He called for strong and collective support to Africa to help the continent navigate the challenges it faces, especially debt burden and debt vulnerabilities.

The bank president explained further: “Africa cannot run up the steep hill carrying a bag of debt on its back. The channeling of the additional $100 billion of Special Drawing Rights will make a huge difference. We must join hands to harness the enormous opportunities in Africa. There is no doubt that we will make good progress.  However, we must work fast, be inclusive, and be competitive.”

Also speaking, Assistant Minister of Finance for Policies and Economic Affairs of Egypt, Dr. Mohammed Ibrahim, said the report is helpful for African policymakers and researchers as a timely databank of sound and evidence-based projects for development and planning.

In a presentation, the Director of the Center for Sustainable Development, Columbia University, Prof. Jeffrey Sachs, said that Africa had the capacity to achieve 7- 10 % yearly growth.

He observed that Africa could take advantage of its population to grow a robust single market, citing examples like China and India.

“Building a single market will enable Africa to position among the three largest global marketplaces. The continent has the greatest growth potential,” he said, challenging African leaders to build vital regional infrastructure and close the infrastructure gaps over the following decades.”

He urged governments to lead a revolution to bring about affordable access to health care and education. Sachs called for greater financing for the continent to place it on sustainable growth, observing that the African Development Bank is critical to meeting the continent’s financial needs.

“The African Union needs to become a permanent of the G-21,” he added.

Acting Chief Economist and Vice President of the African Development Bank, Prof Kevin Urama, highlighted the importance of Africa’s Macroeconomic Performance and Outlook 2023.

He said: “As we gather here today, global macroeconomic conditions have become increasingly uncertain due to multiple overlapping shocks that make policymaking and investment decisions very challenging. Countries need regular diagnostics and focused policy actions to address these recurring and overlapping shocks.”

Professor Urama affirmed that Africa remains the place to invest despite suffering global shocks.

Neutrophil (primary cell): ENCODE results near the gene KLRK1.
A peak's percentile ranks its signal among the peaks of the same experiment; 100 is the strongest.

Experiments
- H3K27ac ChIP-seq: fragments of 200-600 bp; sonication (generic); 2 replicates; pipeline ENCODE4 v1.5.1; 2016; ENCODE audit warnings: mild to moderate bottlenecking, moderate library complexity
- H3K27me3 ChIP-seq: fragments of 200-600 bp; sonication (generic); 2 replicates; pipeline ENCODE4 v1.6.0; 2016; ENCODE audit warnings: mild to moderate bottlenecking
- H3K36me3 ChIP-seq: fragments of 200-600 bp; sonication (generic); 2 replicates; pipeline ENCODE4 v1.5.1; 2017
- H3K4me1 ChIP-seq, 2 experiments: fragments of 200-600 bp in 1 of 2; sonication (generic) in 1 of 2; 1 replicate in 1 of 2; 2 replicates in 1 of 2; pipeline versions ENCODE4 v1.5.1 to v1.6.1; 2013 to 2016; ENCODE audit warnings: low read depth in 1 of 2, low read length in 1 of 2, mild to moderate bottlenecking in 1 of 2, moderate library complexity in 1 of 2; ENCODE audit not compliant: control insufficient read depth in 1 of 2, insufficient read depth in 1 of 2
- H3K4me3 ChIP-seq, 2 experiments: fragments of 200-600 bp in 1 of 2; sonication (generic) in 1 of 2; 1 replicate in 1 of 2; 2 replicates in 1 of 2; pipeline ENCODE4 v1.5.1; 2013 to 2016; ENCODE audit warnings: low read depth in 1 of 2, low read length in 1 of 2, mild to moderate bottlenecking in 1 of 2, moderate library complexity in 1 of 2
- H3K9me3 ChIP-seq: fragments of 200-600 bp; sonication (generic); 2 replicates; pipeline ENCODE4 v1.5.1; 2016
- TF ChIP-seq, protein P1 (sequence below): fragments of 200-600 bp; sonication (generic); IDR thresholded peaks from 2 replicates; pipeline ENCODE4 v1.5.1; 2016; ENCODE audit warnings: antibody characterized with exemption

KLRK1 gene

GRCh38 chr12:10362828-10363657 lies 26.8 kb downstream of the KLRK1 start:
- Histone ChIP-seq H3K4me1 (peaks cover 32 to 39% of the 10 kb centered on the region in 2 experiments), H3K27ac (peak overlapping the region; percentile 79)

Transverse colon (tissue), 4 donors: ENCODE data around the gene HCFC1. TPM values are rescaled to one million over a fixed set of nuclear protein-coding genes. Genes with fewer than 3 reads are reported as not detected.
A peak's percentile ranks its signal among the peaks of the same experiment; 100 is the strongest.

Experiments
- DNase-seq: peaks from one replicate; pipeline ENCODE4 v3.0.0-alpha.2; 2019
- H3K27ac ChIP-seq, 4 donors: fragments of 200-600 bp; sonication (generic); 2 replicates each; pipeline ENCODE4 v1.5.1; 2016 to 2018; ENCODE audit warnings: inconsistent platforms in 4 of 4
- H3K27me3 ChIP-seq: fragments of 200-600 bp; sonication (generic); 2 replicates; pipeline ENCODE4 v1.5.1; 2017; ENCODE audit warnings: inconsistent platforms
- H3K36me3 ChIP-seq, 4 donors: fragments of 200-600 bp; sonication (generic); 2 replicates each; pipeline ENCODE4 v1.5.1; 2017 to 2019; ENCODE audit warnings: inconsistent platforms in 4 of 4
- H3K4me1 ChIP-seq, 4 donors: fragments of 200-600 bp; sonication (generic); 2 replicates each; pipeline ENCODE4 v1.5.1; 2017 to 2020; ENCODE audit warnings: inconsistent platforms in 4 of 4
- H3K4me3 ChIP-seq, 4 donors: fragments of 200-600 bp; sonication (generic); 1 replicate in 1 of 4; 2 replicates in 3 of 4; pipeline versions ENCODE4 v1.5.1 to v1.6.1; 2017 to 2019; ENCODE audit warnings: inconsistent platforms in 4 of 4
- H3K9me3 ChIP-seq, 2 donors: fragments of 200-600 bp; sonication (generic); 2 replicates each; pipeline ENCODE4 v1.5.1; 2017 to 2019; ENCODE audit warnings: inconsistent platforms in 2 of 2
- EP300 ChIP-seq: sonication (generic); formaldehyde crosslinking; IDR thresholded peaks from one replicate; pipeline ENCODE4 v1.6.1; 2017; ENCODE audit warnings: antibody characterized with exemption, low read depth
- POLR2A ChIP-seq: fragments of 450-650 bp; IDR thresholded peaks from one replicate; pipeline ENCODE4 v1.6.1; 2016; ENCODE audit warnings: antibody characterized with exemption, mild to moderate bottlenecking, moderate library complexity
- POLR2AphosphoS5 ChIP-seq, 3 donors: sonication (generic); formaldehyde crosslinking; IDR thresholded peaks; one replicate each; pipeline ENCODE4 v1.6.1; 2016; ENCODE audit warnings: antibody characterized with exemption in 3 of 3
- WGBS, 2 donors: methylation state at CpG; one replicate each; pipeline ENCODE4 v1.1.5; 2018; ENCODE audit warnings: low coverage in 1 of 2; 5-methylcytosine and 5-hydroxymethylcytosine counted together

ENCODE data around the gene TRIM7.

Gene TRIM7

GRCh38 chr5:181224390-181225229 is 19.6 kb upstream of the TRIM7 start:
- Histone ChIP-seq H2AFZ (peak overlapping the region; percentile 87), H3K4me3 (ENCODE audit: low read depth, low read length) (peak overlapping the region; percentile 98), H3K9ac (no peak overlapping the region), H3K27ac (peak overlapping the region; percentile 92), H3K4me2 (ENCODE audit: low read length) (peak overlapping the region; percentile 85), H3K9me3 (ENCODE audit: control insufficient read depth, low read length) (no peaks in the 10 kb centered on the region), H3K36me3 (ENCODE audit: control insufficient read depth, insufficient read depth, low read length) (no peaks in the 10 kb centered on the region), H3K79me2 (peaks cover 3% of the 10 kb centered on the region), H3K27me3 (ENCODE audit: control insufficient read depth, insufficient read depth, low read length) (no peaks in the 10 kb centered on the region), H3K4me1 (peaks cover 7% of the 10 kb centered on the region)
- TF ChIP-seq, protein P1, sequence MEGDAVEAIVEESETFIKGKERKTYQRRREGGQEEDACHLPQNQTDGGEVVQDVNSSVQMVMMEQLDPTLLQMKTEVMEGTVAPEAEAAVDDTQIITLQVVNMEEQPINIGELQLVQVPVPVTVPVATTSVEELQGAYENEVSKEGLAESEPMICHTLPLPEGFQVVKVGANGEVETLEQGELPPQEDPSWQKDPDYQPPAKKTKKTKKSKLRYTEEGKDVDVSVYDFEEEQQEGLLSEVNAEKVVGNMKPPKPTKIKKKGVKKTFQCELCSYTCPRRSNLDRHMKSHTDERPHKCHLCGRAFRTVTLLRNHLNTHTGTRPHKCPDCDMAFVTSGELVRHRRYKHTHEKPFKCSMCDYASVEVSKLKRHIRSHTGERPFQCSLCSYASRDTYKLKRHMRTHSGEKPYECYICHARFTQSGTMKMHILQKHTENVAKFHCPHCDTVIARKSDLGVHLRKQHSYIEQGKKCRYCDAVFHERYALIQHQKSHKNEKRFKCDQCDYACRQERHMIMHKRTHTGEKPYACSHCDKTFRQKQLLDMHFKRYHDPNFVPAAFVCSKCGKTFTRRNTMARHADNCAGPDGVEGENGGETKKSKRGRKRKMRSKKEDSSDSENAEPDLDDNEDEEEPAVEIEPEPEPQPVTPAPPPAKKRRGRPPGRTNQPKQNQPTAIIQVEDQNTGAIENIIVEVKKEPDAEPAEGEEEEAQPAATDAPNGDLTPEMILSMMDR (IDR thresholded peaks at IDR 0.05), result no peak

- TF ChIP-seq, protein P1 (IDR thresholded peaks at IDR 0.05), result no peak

What the 2023 Africa’s Macro-Economic Performance and Outlook  report says

Following two years of global shocks, the report notes that African economies are set to overcome various domestic and global shocks ( and return to a path of economic recovery, stability, and growth. 

The lingering effects of the Covid-19 pandemic, the ravages of accelerating climate change, and the impact of rising geopolitical conflicts and tension slowed Africa’s growth to an average of 3.8% in 2022.

To sustain growth, Africa’s economies will require comprehensive information and insights to navigate a labyrinth of intertwined global risks, the report stated.

The bank will release the report in the first and third quarters of each year to complement its flagship Annual African Economic Outlook. The African Development Bank is the first institution to release a macroeconomic outlook for Africa for 2023.

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Distributed by APO Group on behalf of African Development Bank Group (AfDB).

Media Contact:
Emeka Anuforo
Communication and External Relations Department

About the African Development Bank Group:
The African Development Bank Group (AfDB) is Africa’s premier development finance institution. It comprises three distinct entities: the African Development Bank (AfDB), the African Development Fund (ADF) and the Nigeria Trust Fund (NTF). On the ground in 34 African countries with an external office in Japan, the AfDB contributes to the economic development and the social progress of its 54 regional member states. For more information: